While there are profound shortcomings to Julia Reichert and Steven Bognar’s AMERICAN FACTORY, what can’t be denied is the film’s felicitous ability to both depict bewilderment and itself bewilder.
This is most evident in a portion of the film in which a group of American workers travel to China to view the processes in a Fuyao glass factory. Daily working conditions are woeful, safety procedures are negligibly followed (if at all), employees are alarmingly worshipful, and the whole company air reeks of the military. The company has its own theme song of sorts, sung by employees with the reverence afforded to prayer. This continues in elongated form during a company party, at which Fuyao’s employees perform song and dance numbers based around the glass manufacturer’s business successes, including its, apparently, marvellous market research integration. This is enormously strange; but the mood in the room is jubilant, the colours are bright, and there seem to be no stirrings of discontent.
Cut to Drayton, Ohio. In the Fuyao Glass American factory, opened in 2014 as but one instance of heavy Chinese investment in American industry, employees are silent, visibly fatigued, and increasingly frustrated. This same site was closed in 2008, an effect of the financial crash — many of those in the building worked for the previous incarnation. The new Chinese bosses bring with them new standards, new managers, and some new employees. Reichert and Bognar, at first, capture the details of this new environment, both for the Americans and the Chinese employees, in a patient, probing manner.
A Chinese manager delivers a lecture on the general characteristics of the American worker: his generalisations are funny, pointed, and essentially all criticisms, which will end up haunting the film and its conclusion. The ‘culture-clash’ element is for a while well handled and entertaining: folks are learning from each other, forming friendships, vaulting the language barrier one jump at a time. Many of the film’s American subjects are happy to be working there again, but there are adumbrations of what’s to follow: wages are lower, unions are unrecognised and wholly unwelcome — the chairman threatens to pull his investment if a union forms — and there are constant formal disagreements to temper, with management, with policies, and with other employees. As conditions worsen, the number of on-site injuries increases, people are fired — or ‘permanently replaced’ — for supporting unionisation, and squeezed to meet targets at the expense of quality: the atmosphere changes and a stand-off begins. A vote on unionising is to be held.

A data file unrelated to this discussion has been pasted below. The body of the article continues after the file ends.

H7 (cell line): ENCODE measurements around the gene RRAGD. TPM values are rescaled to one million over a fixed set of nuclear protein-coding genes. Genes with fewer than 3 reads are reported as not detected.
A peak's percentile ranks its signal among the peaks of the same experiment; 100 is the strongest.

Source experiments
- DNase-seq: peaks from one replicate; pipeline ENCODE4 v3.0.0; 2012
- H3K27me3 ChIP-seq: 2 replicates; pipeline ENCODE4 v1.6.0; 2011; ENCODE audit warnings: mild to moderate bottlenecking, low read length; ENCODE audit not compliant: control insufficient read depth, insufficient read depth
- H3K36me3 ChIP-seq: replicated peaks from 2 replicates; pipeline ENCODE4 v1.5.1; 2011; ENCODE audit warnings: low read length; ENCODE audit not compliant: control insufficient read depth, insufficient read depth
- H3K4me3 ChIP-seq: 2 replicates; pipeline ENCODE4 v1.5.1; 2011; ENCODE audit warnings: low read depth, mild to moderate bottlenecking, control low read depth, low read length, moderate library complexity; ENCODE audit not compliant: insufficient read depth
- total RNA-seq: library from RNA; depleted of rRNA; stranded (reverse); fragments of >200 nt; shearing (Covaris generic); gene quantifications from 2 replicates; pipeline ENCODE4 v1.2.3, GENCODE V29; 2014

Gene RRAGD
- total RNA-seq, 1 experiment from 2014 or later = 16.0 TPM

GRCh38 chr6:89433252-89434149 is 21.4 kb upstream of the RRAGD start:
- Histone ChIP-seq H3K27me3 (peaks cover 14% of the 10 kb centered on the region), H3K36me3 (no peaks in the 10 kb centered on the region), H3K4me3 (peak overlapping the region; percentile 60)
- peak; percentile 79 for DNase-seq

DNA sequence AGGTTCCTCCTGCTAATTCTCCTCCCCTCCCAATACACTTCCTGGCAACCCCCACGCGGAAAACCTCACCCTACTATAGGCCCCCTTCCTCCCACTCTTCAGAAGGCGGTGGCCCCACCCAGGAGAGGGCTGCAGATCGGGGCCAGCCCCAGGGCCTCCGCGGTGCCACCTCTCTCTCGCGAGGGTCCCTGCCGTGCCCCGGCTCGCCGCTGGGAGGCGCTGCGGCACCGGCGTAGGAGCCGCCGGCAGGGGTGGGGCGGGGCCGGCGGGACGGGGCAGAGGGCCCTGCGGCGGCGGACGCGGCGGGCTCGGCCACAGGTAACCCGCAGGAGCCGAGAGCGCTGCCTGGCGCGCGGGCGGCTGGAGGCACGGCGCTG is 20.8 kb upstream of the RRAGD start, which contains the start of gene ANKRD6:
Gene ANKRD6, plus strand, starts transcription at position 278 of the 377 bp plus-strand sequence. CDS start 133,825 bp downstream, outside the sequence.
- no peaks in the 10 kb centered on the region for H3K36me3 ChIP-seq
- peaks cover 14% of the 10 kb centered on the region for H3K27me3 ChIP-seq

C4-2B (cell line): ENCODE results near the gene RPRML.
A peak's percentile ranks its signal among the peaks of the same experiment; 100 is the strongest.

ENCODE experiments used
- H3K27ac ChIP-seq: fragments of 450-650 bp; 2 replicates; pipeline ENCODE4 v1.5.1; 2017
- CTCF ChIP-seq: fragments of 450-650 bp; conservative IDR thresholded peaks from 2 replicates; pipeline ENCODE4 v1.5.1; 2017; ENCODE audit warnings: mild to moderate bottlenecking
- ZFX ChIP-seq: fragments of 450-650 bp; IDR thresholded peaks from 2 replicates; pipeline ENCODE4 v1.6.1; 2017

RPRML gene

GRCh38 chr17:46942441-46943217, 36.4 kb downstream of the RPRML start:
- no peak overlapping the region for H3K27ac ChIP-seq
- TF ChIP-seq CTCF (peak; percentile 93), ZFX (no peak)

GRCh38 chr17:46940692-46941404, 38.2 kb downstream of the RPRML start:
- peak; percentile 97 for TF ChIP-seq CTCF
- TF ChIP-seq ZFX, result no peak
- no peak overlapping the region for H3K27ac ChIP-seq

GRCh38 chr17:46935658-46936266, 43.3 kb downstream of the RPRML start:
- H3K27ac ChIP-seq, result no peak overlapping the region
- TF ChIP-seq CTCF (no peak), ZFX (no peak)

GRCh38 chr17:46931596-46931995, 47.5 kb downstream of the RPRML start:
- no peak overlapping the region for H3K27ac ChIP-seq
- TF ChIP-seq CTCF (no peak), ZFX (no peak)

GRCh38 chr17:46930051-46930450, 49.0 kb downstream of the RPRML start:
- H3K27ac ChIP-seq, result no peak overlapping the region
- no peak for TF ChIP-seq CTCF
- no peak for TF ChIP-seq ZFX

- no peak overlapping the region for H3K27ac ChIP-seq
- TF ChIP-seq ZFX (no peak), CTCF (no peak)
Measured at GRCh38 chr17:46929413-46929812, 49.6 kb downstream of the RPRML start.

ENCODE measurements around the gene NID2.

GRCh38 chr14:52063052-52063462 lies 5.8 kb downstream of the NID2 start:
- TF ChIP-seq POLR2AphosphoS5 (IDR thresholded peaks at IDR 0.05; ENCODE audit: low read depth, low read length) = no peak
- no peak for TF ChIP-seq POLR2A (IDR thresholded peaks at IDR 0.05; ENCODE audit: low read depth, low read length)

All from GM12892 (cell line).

Frederick Wiseman’s example is coursing through this film, but AMERICAN FACTORY doesn’t have the strength of Wiseman’s films: their slow-building analysis of institutions, the withering critiques left totally to a viewer’s judgement, a force of affection and respect for the subjects which radiates through the stillness. Reichert and Bognar attempt to make a patchwork of faces, with snippets of their stories, maybe a peek at life beyond work for them, but nothing more. It can read like an attempt to cover as many people as make up this workforce; or it can feel like glibness, an attempt to usher people into the film’s argument when convenient (this glibness is ramped up by a score which ironically chirps away while some mistake is caught on camera).
Produced by Higher Ground Productions, Michelle and Barack Obama’s production company, AMERICAN FACTORY is the first in a line of films which will be distributed in collaboration with Netflix. One effect of this may be that this film will, possibly like the others to follow, become tagged as ‘Obama-approved messages’, which comes with its own problems.
The film itself bears some of the marks of Obama’s method: smooth rhetoric, but unsound argumentation. The directors miss out the parts in which they demonstrate a care for their working-class subjects (American and Chinese), obviating paying attention to the lives they lead and to the part of the factory in those lives. This role is confused with a warning about automation, a topic briefly alighted on, and the labour-related reckoning the world will face in just under a decade’s time. Without situating and emphasising the presence of the people who will be affected by these impending changes, the directors’ argument falls wide of its target. By neglecting the very people whose (past, present, and future) industrial neglect makes up the subject of the film, AMERICAN FACTORY decidedly fails on its own terms.